See also: Ceremonial Equipment of Innsbruck Medical University
In the main building of the University of Innsbruck
1998 copy of Olomouc University Rector's Mace - the original from ca. 1572 is as of 2015 still held by Innsbruck University
In the 1850s, the Habsburgs gradually closed the University of Olomouc as a consequence of the Olomouc students' and professors' participation in the 1848 revolutions and the Czech National Revival. The ceremonial equipment of the University of Olomouc was then transferred to the University of Innsbruck. The original Olomouc ceremonial maces from the 1580s are now used as the maces of Innsbruck University and Innsbruck Medical University. Olomouc University Rector's mace from ca. 1572 is nowadays used as the mace of the Innsbruck Faculty of Theology and Olomouc Faculty of Law Dean's Mace from 1833 is nowadays used as Innsbruck's Faculty of Law Mace.[4]
Since the establishment of Czechoslovakia in 1918, the Czechs have been unsuccessfully requesting the return of the University of Olomouc's original ceremonial equipment. Many years later, in 1998, Innsbruck donated an exact copy of the rector's mace to Palacký University, but it is still, in 2015, using the Olomouc University original maces and other regalia as its own ceremonial equipment.[4]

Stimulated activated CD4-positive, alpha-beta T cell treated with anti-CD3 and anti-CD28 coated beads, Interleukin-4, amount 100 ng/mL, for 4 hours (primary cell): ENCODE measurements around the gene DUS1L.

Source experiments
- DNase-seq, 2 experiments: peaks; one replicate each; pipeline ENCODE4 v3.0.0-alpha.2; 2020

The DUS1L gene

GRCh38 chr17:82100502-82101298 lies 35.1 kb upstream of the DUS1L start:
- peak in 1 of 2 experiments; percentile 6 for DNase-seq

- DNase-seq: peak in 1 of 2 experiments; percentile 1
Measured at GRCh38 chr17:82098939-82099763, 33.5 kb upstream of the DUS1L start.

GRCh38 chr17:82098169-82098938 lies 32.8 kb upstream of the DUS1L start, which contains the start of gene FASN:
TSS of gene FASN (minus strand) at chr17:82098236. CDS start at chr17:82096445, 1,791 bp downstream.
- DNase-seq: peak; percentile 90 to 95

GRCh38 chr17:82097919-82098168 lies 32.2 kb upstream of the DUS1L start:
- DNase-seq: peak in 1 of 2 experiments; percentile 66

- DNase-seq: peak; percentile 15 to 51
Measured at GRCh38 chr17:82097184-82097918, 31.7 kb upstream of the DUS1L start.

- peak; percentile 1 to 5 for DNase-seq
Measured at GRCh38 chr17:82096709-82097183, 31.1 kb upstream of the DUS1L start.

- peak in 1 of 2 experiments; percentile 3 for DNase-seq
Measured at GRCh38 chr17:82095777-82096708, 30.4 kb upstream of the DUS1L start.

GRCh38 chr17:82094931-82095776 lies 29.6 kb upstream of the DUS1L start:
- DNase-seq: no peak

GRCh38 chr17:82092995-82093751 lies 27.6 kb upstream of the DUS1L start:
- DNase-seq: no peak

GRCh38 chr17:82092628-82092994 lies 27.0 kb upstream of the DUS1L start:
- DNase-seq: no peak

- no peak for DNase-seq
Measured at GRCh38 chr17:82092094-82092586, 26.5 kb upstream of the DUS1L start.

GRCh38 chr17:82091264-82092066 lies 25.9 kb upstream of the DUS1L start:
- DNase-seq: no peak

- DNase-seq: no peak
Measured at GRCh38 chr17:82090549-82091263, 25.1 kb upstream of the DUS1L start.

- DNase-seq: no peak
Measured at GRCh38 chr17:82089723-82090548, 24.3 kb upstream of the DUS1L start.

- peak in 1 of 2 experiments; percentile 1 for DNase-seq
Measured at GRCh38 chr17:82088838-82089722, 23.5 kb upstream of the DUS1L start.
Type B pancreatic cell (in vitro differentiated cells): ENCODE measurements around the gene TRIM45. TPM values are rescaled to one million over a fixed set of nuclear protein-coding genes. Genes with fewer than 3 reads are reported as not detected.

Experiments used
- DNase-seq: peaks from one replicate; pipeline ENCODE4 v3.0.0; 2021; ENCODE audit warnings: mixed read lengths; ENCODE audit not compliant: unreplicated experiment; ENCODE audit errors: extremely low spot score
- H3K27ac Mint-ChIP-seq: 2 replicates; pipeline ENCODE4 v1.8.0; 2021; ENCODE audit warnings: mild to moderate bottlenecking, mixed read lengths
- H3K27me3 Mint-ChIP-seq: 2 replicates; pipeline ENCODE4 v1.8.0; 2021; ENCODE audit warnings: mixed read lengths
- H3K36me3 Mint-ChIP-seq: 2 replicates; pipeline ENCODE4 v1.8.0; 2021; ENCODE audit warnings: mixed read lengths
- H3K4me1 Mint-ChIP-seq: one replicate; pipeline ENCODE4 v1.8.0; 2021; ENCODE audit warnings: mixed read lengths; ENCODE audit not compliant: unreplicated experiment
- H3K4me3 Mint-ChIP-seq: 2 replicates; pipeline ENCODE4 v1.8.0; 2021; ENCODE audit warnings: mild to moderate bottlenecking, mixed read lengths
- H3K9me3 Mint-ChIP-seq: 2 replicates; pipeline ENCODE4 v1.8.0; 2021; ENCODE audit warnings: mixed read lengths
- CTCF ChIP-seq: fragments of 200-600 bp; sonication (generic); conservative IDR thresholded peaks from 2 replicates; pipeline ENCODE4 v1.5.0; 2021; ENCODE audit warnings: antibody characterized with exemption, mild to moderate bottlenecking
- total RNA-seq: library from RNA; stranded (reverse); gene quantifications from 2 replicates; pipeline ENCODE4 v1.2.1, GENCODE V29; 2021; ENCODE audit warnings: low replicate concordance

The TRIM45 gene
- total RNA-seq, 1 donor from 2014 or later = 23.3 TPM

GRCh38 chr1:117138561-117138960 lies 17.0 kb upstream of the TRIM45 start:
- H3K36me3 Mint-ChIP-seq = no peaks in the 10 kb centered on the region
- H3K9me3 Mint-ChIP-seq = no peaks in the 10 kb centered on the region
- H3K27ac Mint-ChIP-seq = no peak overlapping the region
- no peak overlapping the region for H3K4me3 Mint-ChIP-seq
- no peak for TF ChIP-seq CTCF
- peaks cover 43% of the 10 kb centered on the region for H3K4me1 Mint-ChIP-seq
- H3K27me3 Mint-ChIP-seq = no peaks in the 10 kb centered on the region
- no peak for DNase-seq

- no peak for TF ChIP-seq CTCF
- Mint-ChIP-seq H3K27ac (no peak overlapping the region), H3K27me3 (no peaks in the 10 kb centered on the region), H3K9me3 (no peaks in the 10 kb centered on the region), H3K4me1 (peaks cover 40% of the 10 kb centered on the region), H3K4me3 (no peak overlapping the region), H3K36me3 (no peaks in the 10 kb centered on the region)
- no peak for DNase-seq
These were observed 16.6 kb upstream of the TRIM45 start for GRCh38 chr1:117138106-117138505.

The faculties
The new plan of organisation (having become effective on October 1, 2004) installed the following 16 faculties to replace the previously existing six faculties:
As of 1 January 2004, the Faculty of Medicine was sectioned off from the main university to become a university in its own right. This is now called the Innsbruck Medical University (Medizinische Universität Innsbruck).
Buildings
The university buildings are spread across the city and there is no university campus as such. The most important locations are:
Points of interest
Nobel laureates
Hans Fischer, chemist (born 1881 Höchst a. M., died 1945 Munich)
He was widely respected for his research on hemoglobin and chlorophyll, and on the synthesis of haemin. He also succeeded in explaining the constitution of chlorophyll. Fischer held chairs in Innsbruck (1916–18), Vienna (1918–21) and Munich (1921–1945). He won the Nobel Prize for Chemistry in 1930.
Victor Francis Hess, physicist (born 1883 Schloss Waldstein, died 1964 Mount Vernon, New York, U.S.A.)